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Palabras Graves: Accent on the Second-to-Last Syllable

In this lesson, we’ll talk about Spanish words that have the accent on the second-to-last syllable. We call these words palabras graves. In a previous lesson, we talked about palabras agudas, which are words with the accent on the last syllable. 

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Before we talk about palabras graves, let’s briefly discuss the meaning of the word “accent” in Spanish.

 

When we pronounce words in Spanish, the accent is the emphasis we give to a particular syllable of a word. We create that emphasis by giving the syllable a greater intensity, a longer duration, or a higher pitch. With that in mind, let’s review the way we categorize words in Spanish, according to their accent:

 

- Palabras agudas (oxytone words) | accent on the last syllable

- Palabras graves (paroxytone words) | accent on the second-to-last syllable

- Palabras esdrújulas (proparoxytone words) | accent on the third-to-last syllable

- Palabras sobresdrújulas (over-proparoxytone words) | accent on any syllable before the third-to-last syllable

 

Now we can focus on palabras graves, which are also known as palabras llanas. Let’s look at a couple of words:

 

Palabras como "lápiz" o "cereza" son palabras graves.

Words like "lápiz" [pencil] or "cereza" [cherry] are paroxytone words.

Caption 33, Carlos explica - Acentuación Cap. 4: Clasificación de las palabras según el acento

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The word lápiz has two syllables (lá | piz) and the accent goes on the second-to-last syllable “lá. Similarly, the word cereza has three syllables (ce | re | za) and the accent also goes on the second-to-last syllable “re.

 

We note that the word lápiz has a graphic accent (tilde) on the “á, while the “e” in the second-to-last syllable of cereza doesn’t have that accent. Why not? It’s because paroxytone words need that graphic accent ONLY if they DO NOT end with “n,” “s,” or a vowel: Cereza ends in a vowel, so we don’t need the tilde.

 

y luego pasa en botella, donde se añade azúcar y eh... levadura.

and then goes into the bottle, where sugar is added and um... yeast.

Caption 26, Feria de Vinos Españoles en Londres - Bodegas Castell D'Age

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The word azúcar has three syllables (a | zú | car) and the accent goes on the second-to-last syllable “zú”. Since this word doesn’t end in “n,” “s” or a vowel, we need to put a tilde on the vowel of the second-to-last syllable.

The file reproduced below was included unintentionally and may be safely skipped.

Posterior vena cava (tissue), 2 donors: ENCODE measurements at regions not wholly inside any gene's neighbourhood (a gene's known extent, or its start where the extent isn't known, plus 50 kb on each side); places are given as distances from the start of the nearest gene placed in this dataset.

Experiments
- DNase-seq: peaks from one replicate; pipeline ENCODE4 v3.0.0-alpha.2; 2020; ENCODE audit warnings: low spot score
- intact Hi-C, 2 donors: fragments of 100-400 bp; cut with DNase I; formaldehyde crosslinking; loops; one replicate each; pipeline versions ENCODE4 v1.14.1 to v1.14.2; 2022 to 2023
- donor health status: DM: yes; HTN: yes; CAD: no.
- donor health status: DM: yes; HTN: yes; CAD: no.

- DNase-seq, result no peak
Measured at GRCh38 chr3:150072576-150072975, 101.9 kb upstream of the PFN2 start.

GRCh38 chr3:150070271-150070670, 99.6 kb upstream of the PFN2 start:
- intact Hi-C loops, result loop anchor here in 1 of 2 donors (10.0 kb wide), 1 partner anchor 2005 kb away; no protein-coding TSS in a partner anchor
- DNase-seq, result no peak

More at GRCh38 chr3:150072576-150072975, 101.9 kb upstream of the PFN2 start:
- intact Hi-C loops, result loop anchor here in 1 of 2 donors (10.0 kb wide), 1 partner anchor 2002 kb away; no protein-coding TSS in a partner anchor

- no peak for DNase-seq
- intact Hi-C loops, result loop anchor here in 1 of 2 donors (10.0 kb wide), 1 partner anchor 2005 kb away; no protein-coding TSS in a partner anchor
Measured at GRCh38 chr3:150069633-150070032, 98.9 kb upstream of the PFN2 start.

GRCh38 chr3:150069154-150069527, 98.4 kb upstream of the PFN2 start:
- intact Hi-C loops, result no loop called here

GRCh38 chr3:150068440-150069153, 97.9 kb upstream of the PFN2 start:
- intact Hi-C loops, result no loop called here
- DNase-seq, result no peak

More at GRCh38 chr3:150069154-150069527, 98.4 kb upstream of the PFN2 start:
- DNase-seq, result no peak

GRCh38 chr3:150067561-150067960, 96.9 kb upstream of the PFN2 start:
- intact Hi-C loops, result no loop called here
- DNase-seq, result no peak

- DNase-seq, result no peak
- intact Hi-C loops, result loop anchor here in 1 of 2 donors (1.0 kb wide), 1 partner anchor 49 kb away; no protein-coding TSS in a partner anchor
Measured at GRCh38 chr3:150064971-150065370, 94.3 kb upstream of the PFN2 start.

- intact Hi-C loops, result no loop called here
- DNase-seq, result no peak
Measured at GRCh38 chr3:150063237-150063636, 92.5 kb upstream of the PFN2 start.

La vida de músico es muy difícil, Kevin, es muy sacrificada.

The musician's life is very difficult, Kevin, it's very demanding.

Caption 16, Los Años Maravillosos - Capítulo 3

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Likewise, the word difícil (di | fí | cil) has the accent on the second-to-last syllable “fí” and we need to put the graphic accent on the “í” since this word ends in a consonant (“l”), which is neither an “n,” an “s” nor a vowel.

 

There are, however, many palabras graves in Spanish that don’t need a graphic accent. Let’s take a look:

 

El lunes, por ejemplo, fui a trabajar.

On Monday for example, I went to work.

Caption 6, El Aula Azul - La Doctora Consejos: El pasado

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Both lunes ( lu | nes) and ejemplo (e | jem | plo) have the accent on the second-to-last syllable. However, since lunes ends in “s” and ejemplo ends in a vowel, neither word needs the tilde.

 

One last thing: There are many words that are agudas in the singular and graves in the plural. Take a look at the following list (stressed syllable are in boldface):

 

- Organización [organization] | organizaciones [organizations]

- Nación [nation] | naciones [nations]

- Doctor [doctor] | doctores [doctors]

- Pared [wall] | paredes [walls]

 

That's it for now. If you feel like practicing a little bit more, take one of our videos and try to find all the paroxytone words with and without a tilde. And of course, don’t forget to send your feedback and suggestions.

 

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Explore more lessons:

Palabras agudas: Stress at the end

Some Unique Words and Expressions

Too Fast? Blame the Sinalefas - Part 1

 

The Preposition a in Spanish